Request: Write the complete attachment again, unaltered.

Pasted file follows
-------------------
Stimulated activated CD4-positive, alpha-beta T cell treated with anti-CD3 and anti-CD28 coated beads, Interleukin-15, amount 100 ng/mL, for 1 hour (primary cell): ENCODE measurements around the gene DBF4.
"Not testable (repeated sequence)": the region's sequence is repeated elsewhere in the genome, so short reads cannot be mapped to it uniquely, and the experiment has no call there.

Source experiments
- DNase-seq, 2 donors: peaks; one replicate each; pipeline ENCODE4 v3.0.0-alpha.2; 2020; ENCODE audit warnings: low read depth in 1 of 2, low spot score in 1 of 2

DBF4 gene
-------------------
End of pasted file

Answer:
Stimulated activated CD4-positive, alpha-beta T cell treated with anti-CD3 and anti-CD28 coated beads, Interleukin-15, amount 100 ng/mL, for 1 hour (primary cell): ENCODE measurements around the gene DBF4.
"Not testable (repeated sequence)": the region's sequence is repeated elsewhere in the genome, so short reads cannot be mapped to it uniquely, and the experiment has no call there.

Source experiments
- DNase-seq, 2 donors: peaks; one replicate each; pipeline ENCODE4 v3.0.0-alpha.2; 2020; ENCODE audit warnings: low read depth in 1 of 2, low spot score in 1 of 2

DBF4 gene